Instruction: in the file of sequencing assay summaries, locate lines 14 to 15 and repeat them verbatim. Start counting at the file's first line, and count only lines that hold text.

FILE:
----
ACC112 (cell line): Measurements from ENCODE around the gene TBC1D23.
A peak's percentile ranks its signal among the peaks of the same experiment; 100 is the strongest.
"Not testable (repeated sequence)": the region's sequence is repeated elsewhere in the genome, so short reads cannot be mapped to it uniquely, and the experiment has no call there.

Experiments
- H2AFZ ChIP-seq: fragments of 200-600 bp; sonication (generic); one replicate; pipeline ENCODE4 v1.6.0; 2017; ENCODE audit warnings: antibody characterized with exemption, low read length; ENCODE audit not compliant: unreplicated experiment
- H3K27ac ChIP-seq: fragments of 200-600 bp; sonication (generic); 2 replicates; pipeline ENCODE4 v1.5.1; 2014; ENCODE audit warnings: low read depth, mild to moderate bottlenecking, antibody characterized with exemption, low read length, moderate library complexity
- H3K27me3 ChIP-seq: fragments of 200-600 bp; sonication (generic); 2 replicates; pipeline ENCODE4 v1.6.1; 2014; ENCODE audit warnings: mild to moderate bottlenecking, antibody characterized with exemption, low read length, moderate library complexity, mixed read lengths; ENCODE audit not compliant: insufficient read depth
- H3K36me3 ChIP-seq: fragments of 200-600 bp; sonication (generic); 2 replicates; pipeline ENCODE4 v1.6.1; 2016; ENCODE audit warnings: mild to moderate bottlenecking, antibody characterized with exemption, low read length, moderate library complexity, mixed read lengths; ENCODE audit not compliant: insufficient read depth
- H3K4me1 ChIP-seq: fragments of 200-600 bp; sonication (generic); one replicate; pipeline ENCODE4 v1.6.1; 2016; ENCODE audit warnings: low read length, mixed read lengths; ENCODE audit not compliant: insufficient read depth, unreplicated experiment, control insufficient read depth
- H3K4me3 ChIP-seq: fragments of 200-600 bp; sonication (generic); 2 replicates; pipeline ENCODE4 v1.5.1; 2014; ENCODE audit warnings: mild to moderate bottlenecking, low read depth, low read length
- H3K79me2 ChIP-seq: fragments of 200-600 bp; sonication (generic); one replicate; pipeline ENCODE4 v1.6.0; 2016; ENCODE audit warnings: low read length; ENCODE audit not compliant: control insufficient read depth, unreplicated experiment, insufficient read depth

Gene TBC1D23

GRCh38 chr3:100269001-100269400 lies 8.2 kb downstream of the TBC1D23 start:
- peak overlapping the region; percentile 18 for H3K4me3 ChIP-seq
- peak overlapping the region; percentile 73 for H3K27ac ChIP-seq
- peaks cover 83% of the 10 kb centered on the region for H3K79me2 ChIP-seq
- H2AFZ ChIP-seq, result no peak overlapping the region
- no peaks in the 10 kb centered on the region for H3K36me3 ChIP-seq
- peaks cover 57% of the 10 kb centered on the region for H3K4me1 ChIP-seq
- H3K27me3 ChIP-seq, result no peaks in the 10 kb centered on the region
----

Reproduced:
- peak overlapping the region; percentile 18 for H3K4me3 ChIP-seq
- peak overlapping the region; percentile 73 for H3K27ac ChIP-seq